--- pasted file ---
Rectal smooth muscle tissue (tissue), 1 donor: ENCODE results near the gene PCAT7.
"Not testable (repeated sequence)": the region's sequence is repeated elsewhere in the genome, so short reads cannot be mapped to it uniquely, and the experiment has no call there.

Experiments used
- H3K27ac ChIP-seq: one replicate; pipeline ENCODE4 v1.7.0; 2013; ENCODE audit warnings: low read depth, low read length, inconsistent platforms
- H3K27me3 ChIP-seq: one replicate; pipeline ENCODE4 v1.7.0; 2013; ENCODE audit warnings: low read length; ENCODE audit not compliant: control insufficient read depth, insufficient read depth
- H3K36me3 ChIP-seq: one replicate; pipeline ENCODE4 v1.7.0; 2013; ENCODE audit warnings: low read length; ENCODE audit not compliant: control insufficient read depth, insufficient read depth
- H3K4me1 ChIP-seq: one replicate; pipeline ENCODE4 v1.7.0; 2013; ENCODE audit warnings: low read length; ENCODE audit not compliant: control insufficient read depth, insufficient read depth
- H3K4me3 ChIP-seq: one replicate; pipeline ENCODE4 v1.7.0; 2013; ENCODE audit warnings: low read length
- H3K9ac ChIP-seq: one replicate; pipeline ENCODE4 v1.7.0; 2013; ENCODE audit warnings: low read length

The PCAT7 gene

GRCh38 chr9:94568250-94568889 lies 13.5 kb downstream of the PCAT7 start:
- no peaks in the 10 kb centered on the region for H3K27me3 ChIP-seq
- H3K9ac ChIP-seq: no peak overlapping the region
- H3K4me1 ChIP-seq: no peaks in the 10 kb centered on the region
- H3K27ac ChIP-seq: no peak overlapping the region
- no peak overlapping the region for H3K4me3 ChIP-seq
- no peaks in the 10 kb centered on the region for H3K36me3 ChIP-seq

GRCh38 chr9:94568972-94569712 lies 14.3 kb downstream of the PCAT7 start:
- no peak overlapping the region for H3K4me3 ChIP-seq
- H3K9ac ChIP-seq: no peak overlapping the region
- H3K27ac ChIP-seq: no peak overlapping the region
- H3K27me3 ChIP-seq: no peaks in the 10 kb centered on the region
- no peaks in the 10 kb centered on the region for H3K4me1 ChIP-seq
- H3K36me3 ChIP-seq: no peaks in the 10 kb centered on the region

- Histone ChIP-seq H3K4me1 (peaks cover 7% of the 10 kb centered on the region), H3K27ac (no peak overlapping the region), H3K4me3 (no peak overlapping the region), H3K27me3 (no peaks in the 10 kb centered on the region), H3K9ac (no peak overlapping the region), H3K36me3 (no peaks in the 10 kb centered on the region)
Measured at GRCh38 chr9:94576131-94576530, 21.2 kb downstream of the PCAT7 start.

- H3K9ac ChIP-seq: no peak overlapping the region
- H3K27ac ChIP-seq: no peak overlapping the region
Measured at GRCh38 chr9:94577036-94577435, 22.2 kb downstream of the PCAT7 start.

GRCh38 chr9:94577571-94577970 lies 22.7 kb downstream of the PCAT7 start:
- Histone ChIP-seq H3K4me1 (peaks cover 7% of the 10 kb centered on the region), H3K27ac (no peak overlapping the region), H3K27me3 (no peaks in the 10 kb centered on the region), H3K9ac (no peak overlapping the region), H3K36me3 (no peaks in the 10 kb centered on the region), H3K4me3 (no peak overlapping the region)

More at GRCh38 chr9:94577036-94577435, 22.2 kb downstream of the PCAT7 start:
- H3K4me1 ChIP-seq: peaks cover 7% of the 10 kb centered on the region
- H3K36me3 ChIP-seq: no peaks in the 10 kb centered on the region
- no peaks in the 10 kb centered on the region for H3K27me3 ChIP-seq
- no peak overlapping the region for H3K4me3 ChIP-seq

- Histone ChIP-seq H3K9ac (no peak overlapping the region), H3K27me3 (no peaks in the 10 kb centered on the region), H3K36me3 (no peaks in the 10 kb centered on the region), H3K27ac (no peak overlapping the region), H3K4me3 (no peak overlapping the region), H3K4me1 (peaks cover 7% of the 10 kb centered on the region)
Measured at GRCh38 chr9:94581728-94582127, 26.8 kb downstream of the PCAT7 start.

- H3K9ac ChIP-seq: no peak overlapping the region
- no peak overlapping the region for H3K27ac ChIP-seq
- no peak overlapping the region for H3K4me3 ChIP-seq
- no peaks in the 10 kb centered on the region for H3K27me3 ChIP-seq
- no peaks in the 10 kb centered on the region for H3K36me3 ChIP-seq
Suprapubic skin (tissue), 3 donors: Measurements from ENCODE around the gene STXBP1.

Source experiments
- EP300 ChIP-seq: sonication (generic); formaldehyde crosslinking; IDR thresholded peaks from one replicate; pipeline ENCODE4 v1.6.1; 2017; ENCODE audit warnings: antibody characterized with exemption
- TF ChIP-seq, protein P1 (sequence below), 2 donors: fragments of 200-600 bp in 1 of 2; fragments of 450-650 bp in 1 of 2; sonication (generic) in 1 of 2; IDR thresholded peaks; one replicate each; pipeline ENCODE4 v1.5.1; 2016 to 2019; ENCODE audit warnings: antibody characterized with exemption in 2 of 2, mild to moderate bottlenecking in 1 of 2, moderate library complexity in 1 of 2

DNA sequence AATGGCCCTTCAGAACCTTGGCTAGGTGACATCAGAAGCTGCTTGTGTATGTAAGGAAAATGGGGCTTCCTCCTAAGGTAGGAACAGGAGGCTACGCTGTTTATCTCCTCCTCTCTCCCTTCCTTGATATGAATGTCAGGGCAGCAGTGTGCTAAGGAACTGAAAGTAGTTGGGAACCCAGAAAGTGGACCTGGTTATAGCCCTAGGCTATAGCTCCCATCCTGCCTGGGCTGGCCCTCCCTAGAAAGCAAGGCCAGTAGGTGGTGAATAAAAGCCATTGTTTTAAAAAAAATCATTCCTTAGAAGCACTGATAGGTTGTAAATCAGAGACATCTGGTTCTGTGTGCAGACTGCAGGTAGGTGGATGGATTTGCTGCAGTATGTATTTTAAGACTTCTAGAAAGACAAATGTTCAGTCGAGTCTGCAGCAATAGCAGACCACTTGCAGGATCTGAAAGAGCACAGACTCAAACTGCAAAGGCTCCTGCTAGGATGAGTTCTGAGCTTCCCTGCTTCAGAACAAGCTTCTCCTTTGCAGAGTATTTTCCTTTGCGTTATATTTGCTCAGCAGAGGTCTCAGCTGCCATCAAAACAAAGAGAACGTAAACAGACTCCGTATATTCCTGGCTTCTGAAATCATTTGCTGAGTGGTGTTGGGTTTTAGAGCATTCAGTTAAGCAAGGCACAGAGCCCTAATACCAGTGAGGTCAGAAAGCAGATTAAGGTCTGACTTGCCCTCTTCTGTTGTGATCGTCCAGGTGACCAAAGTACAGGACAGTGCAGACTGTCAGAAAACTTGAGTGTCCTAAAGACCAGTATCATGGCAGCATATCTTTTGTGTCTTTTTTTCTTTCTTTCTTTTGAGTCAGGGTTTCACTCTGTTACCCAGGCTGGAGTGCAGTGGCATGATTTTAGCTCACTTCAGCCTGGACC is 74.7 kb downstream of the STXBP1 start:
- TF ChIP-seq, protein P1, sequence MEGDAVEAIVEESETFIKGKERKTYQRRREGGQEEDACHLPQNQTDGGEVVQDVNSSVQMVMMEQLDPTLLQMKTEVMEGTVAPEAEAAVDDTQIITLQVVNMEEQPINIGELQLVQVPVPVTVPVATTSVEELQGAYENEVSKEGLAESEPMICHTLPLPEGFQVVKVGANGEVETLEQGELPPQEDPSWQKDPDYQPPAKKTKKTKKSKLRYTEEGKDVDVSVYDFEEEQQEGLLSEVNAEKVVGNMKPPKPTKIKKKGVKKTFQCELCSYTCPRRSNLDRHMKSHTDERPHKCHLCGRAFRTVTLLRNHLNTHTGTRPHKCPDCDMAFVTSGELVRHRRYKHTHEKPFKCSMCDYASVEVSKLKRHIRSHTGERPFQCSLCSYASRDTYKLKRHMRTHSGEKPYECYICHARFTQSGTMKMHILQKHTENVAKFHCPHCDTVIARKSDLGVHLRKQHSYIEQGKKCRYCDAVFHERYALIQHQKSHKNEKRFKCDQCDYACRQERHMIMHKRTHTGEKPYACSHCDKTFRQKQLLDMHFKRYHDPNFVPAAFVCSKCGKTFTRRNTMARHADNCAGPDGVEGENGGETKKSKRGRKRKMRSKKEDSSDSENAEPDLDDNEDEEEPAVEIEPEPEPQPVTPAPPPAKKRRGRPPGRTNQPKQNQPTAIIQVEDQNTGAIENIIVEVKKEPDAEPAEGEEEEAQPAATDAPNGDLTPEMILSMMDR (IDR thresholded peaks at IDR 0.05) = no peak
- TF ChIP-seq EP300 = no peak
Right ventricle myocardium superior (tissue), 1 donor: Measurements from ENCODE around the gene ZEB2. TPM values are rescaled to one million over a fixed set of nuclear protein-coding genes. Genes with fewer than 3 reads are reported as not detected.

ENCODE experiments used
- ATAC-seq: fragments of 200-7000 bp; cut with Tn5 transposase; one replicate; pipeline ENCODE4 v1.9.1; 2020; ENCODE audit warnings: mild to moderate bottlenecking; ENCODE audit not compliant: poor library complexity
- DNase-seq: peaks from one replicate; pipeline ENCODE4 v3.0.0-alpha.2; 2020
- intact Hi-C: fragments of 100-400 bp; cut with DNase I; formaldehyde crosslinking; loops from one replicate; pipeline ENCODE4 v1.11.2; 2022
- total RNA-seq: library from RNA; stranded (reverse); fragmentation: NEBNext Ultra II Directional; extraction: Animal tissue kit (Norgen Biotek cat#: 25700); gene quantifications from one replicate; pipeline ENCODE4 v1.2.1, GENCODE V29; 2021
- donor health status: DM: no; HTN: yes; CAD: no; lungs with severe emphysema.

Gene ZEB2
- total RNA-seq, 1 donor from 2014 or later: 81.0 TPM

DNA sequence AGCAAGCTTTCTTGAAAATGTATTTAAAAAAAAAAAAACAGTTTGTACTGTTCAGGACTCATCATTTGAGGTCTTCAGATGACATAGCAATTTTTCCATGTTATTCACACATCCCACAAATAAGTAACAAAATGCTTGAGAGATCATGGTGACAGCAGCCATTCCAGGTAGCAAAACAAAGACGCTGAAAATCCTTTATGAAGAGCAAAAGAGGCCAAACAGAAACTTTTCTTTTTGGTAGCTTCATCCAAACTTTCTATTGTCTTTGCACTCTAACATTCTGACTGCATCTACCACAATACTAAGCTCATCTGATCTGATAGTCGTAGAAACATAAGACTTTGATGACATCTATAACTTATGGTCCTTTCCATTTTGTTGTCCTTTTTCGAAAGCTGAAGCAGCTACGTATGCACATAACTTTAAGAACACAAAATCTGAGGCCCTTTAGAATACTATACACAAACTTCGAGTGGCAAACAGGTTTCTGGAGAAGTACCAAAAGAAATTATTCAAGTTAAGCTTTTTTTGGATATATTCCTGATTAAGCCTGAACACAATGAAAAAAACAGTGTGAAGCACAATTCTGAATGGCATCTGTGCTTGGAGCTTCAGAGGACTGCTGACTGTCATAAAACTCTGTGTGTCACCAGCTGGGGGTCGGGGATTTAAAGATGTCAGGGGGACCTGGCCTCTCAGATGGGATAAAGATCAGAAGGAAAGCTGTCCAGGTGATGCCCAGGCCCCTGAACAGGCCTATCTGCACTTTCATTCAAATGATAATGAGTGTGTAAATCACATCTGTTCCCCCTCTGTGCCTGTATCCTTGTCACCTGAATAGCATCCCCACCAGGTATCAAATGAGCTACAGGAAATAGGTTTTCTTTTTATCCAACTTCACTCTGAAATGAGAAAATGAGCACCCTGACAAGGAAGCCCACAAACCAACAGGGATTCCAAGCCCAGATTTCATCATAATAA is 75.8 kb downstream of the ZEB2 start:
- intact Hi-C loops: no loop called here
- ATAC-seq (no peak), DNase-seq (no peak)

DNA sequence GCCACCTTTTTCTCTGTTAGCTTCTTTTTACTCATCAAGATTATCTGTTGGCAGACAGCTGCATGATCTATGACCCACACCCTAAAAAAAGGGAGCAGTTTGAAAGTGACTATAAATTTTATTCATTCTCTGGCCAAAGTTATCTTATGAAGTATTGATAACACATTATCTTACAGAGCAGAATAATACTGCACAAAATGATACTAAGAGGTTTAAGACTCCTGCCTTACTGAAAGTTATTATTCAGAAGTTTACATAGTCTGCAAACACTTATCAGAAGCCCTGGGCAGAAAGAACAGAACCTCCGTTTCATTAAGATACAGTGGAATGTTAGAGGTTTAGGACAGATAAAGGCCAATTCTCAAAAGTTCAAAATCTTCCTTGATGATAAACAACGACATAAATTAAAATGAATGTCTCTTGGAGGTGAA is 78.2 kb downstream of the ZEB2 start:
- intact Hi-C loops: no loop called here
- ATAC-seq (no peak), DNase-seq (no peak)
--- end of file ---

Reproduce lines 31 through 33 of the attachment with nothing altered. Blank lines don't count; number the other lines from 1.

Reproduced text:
- Histone ChIP-seq H3K4me1 (peaks cover 7% of the 10 kb centered on the region), H3K27ac (no peak overlapping the region), H3K27me3 (no peaks in the 10 kb centered on the region), H3K9ac (no peak overlapping the region), H3K36me3 (no peaks in the 10 kb centered on the region), H3K4me3 (no peak overlapping the region)

More at GRCh38 chr9:94577036-94577435, 22.2 kb downstream of the PCAT7 start:
- H3K4me1 ChIP-seq: peaks cover 7% of the 10 kb centered on the region